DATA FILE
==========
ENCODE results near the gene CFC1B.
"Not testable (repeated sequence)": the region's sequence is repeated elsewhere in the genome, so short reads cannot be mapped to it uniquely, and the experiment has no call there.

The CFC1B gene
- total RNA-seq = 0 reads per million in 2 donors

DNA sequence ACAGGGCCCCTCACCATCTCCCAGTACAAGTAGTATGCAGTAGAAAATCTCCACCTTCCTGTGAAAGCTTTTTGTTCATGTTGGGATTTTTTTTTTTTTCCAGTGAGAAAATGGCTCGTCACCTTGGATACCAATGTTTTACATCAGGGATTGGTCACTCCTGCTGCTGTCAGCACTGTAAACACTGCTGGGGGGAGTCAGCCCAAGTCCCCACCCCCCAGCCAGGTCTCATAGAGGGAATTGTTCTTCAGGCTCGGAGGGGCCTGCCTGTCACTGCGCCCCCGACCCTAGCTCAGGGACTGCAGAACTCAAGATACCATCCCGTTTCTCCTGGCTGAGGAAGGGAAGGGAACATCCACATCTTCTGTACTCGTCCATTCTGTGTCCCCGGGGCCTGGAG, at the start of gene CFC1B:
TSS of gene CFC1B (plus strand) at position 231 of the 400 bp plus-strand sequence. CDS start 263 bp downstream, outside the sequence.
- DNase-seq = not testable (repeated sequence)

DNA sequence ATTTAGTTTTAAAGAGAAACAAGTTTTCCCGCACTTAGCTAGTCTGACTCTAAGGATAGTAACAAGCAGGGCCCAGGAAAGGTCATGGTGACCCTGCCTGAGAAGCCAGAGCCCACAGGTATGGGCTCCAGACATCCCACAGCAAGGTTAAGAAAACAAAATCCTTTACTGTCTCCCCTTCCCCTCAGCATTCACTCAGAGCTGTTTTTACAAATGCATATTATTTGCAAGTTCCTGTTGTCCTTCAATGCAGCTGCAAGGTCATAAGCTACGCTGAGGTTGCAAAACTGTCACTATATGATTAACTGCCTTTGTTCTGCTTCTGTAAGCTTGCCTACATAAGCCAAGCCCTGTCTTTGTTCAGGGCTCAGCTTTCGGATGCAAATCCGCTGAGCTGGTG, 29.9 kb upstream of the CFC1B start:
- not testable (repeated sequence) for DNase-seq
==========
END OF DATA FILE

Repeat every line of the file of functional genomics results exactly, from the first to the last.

ENCODE results near the gene CFC1B.
"Not testable (repeated sequence)": the region's sequence is repeated elsewhere in the genome, so short reads cannot be mapped to it uniquely, and the experiment has no call there.

The CFC1B gene
- total RNA-seq = 0 reads per million in 2 donors

DNA sequence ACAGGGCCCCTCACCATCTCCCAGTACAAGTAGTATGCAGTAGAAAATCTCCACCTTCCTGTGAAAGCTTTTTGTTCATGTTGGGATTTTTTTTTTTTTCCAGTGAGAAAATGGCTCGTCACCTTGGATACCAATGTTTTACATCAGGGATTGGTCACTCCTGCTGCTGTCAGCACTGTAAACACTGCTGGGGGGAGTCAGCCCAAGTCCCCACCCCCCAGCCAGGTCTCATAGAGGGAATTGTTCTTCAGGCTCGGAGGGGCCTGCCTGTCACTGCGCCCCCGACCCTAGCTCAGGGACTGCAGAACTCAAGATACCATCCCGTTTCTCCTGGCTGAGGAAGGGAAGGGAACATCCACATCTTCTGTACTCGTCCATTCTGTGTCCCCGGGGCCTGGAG, at the start of gene CFC1B:
TSS of gene CFC1B (plus strand) at position 231 of the 400 bp plus-strand sequence. CDS start 263 bp downstream, outside the sequence.
- DNase-seq = not testable (repeated sequence)

DNA sequence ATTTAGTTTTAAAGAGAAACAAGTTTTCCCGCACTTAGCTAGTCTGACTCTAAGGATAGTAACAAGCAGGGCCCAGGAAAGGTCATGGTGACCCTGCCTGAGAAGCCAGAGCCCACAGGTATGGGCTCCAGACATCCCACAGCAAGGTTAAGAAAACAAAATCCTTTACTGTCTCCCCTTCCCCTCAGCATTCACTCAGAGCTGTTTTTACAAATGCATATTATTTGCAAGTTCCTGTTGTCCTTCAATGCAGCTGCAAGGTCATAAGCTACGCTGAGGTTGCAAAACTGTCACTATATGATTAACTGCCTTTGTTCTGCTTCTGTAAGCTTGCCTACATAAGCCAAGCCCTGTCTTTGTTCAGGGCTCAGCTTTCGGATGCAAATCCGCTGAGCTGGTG, 29.9 kb upstream of the CFC1B start:
- not testable (repeated sequence) for DNase-seq